SYRACUSE, N.Y. – It has been 10 years.
"She had a laugh that I can still hear,” said Lisa Craig about her daughter, Corinne, who they called Corey.
Ten years, but Craig will never forget her daughter -- or the disease that killed her.
"Our beautiful daughter, Corrine Craig, who was 16, ended her life by suicide,” said Craig.
Ten years, and that day is still a terrible surprise, but they know now that it shouldn't have been.
"We did everything we knew how to do. Found out that we didn't know what we didn't know,” said Craig. “It's hard to tell what's teenage angst and what's illness."
Ten years and now, doctors at Upstate Medical University say they are finally taking the guessing out of finding help for teens like Corey.
"This is the first program in the region to offer specialized treatment for high-risk youth and young adults,” said Upstate Medical University Professor of Psychiatry Robert Gregory. “So people who struggle with suicidal thoughts and behaviors and surprisingly there are very few in the country."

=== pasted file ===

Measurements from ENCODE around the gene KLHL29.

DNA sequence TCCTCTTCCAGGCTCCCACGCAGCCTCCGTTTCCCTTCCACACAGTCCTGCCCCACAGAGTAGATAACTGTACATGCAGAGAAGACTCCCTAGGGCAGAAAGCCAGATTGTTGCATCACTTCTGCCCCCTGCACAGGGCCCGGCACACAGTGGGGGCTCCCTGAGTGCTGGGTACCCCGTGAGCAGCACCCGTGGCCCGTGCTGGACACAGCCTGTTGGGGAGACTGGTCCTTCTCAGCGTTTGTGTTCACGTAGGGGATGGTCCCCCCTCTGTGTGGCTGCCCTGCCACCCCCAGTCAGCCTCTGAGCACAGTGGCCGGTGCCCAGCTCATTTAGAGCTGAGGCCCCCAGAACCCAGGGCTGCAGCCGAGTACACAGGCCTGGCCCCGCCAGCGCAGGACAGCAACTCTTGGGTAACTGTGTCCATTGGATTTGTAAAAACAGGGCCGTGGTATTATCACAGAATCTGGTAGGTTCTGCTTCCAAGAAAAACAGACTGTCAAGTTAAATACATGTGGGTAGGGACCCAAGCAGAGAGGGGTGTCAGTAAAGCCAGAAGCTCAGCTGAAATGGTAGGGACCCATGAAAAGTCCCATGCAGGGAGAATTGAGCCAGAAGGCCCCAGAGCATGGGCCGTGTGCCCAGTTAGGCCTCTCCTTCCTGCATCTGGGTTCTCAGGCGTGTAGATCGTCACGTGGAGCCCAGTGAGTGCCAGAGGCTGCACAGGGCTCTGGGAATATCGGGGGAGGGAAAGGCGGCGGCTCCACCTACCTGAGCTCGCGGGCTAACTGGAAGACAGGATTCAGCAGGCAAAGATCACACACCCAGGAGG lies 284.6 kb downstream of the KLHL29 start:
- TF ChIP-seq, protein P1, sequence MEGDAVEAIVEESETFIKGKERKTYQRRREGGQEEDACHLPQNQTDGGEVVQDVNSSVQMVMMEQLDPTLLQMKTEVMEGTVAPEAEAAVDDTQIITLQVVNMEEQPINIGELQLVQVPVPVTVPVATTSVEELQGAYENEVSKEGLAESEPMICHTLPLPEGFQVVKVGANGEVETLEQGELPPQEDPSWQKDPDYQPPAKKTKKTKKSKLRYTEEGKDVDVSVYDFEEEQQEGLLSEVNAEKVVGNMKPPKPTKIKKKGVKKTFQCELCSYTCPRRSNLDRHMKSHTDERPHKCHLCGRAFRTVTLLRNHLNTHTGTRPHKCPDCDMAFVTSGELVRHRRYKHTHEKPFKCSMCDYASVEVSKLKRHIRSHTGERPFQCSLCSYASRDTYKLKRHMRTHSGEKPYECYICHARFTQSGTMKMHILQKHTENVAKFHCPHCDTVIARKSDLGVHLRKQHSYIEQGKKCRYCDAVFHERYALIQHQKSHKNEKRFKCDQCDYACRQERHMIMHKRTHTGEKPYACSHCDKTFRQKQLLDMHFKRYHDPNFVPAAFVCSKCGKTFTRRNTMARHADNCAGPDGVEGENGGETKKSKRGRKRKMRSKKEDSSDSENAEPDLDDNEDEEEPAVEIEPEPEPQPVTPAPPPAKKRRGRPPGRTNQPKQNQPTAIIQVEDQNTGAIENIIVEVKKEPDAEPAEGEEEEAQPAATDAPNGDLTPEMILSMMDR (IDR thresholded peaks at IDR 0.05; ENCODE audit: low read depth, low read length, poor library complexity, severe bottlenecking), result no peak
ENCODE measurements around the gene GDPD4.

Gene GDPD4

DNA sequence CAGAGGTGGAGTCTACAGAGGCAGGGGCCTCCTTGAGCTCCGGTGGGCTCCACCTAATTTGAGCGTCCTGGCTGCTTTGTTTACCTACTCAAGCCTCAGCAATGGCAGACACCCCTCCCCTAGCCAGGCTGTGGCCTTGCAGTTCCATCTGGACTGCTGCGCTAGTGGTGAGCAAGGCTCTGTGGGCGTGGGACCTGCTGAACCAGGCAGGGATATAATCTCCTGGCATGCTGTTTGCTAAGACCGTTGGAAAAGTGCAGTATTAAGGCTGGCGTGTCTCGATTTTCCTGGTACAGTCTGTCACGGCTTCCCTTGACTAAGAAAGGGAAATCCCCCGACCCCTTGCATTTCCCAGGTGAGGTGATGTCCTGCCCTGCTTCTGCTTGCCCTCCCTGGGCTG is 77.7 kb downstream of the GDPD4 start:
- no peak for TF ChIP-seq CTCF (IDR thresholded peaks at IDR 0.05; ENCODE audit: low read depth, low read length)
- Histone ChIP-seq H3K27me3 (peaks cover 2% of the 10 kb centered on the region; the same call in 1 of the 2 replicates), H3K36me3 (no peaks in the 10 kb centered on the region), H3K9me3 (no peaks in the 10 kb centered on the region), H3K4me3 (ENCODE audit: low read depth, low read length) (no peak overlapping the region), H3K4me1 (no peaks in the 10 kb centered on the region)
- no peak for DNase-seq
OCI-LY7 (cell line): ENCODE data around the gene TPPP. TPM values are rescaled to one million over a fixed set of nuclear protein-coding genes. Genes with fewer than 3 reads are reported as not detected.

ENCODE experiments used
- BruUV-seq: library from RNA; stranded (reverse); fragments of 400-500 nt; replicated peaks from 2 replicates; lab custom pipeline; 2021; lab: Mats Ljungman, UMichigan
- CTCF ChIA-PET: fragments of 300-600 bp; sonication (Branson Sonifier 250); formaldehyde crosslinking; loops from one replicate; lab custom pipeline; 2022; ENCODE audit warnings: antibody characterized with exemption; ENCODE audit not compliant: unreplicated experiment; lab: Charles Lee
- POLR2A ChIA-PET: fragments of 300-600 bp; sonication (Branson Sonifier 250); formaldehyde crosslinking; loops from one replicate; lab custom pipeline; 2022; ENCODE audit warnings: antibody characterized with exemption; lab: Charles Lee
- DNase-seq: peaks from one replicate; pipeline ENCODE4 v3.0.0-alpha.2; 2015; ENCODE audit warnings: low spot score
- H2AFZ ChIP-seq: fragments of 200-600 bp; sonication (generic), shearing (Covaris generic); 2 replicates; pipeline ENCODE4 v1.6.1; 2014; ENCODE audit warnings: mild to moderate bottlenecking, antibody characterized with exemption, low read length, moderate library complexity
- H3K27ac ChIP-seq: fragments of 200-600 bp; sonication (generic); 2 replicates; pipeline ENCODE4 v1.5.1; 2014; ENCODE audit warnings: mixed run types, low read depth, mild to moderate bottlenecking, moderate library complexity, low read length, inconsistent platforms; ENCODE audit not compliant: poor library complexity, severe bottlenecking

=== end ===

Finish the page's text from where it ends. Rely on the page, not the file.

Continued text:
Gregory has developed the type of treatment in this program over the past 10 years. Patients can either self-refer or get a physician's referral to get help at Upstate's new "High-Risk Youth Psychiatry Program."
"It made me smile,” said Craig. “It's just great that something like this is finally here."
The Craigs say they struggled to find the right way to help their daughter, but hopefully this program will give other families a direct path. And 10 years later, thanks to Upstate, they hope good help might be good enough.
Doctors say the need for the new program has been building, but was highlighted by state health department data that CNY suicide rates far surpass the statewide average of 8.6 deaths per 100,000 people.
From 2011 to 2013, Oswego County had the highest rate of 16.5, Cayuga County hit 11.1 and Onondaga County has 10.7 suicide deaths per 100,000 people.